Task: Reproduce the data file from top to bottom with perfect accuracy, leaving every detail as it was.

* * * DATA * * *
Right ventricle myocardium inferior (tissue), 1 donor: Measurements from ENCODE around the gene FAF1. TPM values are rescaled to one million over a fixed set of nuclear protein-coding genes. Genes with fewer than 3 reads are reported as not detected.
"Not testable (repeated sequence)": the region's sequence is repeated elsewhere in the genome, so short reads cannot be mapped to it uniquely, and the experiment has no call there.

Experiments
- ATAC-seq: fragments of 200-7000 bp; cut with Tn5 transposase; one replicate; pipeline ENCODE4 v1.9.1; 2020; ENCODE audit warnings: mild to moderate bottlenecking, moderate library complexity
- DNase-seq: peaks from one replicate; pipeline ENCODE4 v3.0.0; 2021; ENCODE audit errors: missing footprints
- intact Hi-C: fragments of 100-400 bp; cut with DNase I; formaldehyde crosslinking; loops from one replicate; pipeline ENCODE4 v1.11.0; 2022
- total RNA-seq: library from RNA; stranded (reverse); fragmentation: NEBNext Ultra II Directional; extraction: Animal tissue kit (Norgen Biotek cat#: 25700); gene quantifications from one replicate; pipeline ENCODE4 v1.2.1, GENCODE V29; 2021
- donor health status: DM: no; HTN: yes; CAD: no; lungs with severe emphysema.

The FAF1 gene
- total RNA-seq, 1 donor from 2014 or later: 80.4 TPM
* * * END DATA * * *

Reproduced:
Right ventricle myocardium inferior (tissue), 1 donor: Measurements from ENCODE around the gene FAF1. TPM values are rescaled to one million over a fixed set of nuclear protein-coding genes. Genes with fewer than 3 reads are reported as not detected.
"Not testable (repeated sequence)": the region's sequence is repeated elsewhere in the genome, so short reads cannot be mapped to it uniquely, and the experiment has no call there.

Experiments
- ATAC-seq: fragments of 200-7000 bp; cut with Tn5 transposase; one replicate; pipeline ENCODE4 v1.9.1; 2020; ENCODE audit warnings: mild to moderate bottlenecking, moderate library complexity
- DNase-seq: peaks from one replicate; pipeline ENCODE4 v3.0.0; 2021; ENCODE audit errors: missing footprints
- intact Hi-C: fragments of 100-400 bp; cut with DNase I; formaldehyde crosslinking; loops from one replicate; pipeline ENCODE4 v1.11.0; 2022
- total RNA-seq: library from RNA; stranded (reverse); fragmentation: NEBNext Ultra II Directional; extraction: Animal tissue kit (Norgen Biotek cat#: 25700); gene quantifications from one replicate; pipeline ENCODE4 v1.2.1, GENCODE V29; 2021
- donor health status: DM: no; HTN: yes; CAD: no; lungs with severe emphysema.

The FAF1 gene
- total RNA-seq, 1 donor from 2014 or later: 80.4 TPM